Q+A: 5 minutes with Nau Leone
Blending the sweet intangibles of emotive piano music with the brutal resonance of bone-bruising bass tones, producer Nau Leone transplants his heart into his music. Beating to life, one riveting palpitation at a time, his latest single ‘Nº1 Cambio’ is an adrenaline-fuelled thrill that enthralled us from the outset; we were rapt.
Stream / Download: Nau Leone – ‘Nº1 Cambio’
With the release, Nau also shared a stark music video–written and directed by Bárbara Fdez and Leilah Pérez–wherein the tortured lead character, played by TikTok influencer Sergio Pérez, falls from innocence, loses himself in the dangerous dichotomy of the party lifestyle and finds peace when he reconnects with the subject of his suffering, actress Sara Vela. Shaking off the goosebumps, we checked in with Nau to discuss the muse that evokes his emotive spirit as well as his forthcoming album:
Set the tone for us. Why the arts?
Creativity, for me, is everything. Art has helped me in very different ways. Art allows me to express my emotions. I can tell stories with art. I can connect with the world thanks to art. I feel free when I create. I also think it’s a very powerful tool to teach and learn. Also, music has accompanied me in very difficult times; I want to create that for other people.
Which comes first when you’re producing – the sound or the idea?
There is no rule for me: sometimes the sounds, sometimes the idea, sometimes a very strong emotion I transform into music.
Does your material feature any collaborations?
‘Cambio’ is a very personal work. I tested several collaborations but finally decided to focus on the release myself. I did some collaborations in previous releases with New York Times journalist and Pulitzer award winner Ian Urbina, music producer Yarni, and New Jackson to name a few.
What’s on your current playlist?
TSHA, George FitzGerald, AK, pølaroit, Monkey Safari, Aleksandir, Fred again.
Tell us about the chemistry you have with your fans on stage.
I have experienced a close connection with my fans through music. Sometimes it’s not something that happens immediately, but once I build a music path, then they get into my world and way of telling stories. It’s pure magic!
What techniques do you experiment with to get your original sound?
To reach a unique, particular and original sound is something that takes a lot of time and practice. I would say that the main technique is to create and produce tons of music, but also do some self-research work and know who you are. You can’t be unique if you don’t know who you are.
Take us through a day in the recording studio.
I don’t have a normal studio routine. It depends on the projects I am currently working on. But normally I go to the studio, spend some time with my dogs while everything turns on and then spend all the hours creating, working and trying different things. Some days nothing works. It’s important to understand that when this is happening to you, stop, rest and get back to work the next day.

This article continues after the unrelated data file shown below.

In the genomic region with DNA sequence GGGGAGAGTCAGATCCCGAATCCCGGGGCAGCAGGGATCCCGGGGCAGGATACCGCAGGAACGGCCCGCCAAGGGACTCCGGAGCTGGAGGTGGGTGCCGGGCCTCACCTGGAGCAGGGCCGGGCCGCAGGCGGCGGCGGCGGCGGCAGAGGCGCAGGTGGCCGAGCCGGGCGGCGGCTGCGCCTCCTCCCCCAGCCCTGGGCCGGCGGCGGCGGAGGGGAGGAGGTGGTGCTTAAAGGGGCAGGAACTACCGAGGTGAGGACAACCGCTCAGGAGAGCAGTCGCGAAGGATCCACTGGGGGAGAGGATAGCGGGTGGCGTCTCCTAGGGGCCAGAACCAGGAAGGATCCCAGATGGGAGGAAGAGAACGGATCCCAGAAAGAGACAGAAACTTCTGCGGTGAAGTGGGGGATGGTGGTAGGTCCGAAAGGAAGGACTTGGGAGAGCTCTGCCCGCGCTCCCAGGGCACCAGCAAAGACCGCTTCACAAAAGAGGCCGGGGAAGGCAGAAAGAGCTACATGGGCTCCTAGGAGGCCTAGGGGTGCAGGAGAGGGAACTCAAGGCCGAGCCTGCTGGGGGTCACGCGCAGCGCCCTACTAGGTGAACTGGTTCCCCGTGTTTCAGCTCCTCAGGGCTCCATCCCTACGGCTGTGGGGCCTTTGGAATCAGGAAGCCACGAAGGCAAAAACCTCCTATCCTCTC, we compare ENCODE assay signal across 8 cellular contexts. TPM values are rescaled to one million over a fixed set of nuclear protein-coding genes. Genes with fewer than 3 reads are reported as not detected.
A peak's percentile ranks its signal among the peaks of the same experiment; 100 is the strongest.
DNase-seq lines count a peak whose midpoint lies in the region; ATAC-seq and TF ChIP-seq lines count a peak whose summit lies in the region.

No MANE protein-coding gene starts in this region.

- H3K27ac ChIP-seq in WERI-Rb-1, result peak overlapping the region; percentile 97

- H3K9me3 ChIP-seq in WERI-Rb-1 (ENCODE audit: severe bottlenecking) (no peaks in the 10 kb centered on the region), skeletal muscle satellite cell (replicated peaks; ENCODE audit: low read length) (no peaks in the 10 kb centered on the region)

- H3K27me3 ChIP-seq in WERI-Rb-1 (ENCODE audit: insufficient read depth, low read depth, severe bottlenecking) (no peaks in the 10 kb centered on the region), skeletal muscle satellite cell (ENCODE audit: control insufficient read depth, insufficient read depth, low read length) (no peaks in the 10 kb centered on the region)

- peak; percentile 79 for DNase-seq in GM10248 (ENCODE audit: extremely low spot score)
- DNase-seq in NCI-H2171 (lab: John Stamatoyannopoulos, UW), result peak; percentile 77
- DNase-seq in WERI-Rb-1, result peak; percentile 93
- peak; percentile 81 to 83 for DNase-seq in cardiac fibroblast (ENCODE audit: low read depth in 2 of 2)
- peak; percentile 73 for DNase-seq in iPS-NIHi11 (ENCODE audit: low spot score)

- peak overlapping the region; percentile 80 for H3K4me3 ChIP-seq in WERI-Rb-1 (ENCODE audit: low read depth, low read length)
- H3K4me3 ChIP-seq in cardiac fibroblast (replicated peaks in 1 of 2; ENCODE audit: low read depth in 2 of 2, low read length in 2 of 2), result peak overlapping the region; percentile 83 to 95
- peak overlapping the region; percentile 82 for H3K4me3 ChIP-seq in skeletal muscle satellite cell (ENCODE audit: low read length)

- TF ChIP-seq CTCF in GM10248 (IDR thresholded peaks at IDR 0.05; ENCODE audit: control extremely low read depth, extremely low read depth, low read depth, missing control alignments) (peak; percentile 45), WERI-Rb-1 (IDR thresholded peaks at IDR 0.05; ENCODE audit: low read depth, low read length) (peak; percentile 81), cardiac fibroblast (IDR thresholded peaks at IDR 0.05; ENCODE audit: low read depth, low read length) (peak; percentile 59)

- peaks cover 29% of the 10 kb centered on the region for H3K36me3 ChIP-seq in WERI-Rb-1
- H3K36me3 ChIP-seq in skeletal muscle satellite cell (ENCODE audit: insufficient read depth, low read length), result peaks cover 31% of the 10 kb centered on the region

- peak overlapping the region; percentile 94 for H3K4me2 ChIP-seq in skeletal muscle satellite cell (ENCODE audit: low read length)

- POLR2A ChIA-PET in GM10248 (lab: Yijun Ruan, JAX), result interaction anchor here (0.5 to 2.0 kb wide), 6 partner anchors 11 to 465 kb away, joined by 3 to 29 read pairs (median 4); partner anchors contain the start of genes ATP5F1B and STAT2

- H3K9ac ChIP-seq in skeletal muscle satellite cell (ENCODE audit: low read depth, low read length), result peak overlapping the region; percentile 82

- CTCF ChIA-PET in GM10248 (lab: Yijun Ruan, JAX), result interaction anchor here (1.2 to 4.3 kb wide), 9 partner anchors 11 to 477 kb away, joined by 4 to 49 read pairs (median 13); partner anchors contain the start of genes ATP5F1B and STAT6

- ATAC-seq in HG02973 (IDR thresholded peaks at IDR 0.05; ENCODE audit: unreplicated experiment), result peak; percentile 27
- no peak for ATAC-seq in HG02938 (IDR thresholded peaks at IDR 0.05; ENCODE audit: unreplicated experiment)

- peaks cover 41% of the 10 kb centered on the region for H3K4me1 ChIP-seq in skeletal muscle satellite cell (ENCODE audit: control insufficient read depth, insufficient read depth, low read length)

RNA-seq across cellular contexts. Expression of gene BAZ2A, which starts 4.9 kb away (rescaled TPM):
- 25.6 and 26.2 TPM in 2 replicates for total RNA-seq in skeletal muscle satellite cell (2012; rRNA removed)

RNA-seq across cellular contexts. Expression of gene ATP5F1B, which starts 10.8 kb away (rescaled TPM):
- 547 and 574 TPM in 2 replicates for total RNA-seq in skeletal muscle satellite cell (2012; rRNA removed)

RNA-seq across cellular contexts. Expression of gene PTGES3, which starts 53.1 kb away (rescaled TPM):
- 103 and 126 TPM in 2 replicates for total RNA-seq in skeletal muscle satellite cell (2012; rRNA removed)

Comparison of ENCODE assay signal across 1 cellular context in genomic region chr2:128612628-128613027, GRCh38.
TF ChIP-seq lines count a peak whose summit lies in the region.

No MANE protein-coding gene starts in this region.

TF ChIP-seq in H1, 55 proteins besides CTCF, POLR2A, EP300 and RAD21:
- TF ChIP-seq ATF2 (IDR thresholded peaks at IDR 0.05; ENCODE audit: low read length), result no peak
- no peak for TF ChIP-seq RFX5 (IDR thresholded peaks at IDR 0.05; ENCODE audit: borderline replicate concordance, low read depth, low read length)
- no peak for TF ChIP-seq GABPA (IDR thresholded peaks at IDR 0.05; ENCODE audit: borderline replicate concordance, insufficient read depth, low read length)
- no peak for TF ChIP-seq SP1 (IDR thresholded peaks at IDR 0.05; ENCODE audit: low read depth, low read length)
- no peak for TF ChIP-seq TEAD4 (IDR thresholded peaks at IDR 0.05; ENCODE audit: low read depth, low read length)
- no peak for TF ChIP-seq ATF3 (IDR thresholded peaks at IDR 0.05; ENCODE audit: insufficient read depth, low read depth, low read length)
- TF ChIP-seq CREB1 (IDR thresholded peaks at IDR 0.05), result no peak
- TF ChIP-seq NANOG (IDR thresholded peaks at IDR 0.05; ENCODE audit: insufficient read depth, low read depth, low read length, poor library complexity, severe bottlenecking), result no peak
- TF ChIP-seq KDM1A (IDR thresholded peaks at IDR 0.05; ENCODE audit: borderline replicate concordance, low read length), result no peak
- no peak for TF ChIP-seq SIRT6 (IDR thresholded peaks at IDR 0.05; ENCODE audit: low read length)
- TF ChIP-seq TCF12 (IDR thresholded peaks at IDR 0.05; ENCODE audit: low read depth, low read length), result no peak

Was there a specific moment in your life where you thought, “this is what I want to do”?
As a child, I was a big fan of different punk rock bands and it was like “man… I was born for this!” Then things changed and I grew up, but the main feeling of dedicating myself to music is still here.
What do you keep close by while you’re playing a set?
Everything changes in any live set, but everything will be okay if I have:
- 3-5 tracks that are club weapons.
- My energy!
Any emerging artists on your radar?
Notchyy, Sumluv, ARVØW, Gleezy.
What gets your creative juices flowing?
A walk in nature, meditation or sometimes just a day with family or friends.
Take us through your collection of gear, tech or software that accompanies your creative expression.
I like to mix both analogue recording with digital processing. Some elements I use are: Neuman TLM 102, Prophet 6, Kawai MP11, LUSH-101, ShaperBox, Pigments, Kontakt, Diva, Fabfilter, Waves, UAD Plugins among many more.
Any side projects you’re working on?
Mainly my own studio and label Be Your Own Studio.
I work for several artists and companies in the studio, offering music and sound services. On the label part, I’m curating and working on every release.
How have you refined your craft since you entered the industry?
In the beginning, it was just me practising and hitting my face with the wall. Then I studied music and learned a lot about different industry aspects. Right now I can say I grew up a lot, thanks to studying, practising, doing doing doing doing and more doing, attending conferences, collaborating with people, and never stopping creating. My key thing has always been being super active in the industry.
Breakdown the news for us: what can we expect from you this year?
Several releases from my album ‘Cambio’ and probably more live shows than usual!
Famous last words?
You are not lost, you are here.
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Image credit: Miriam Cuesta (@miriamcuestaphoto)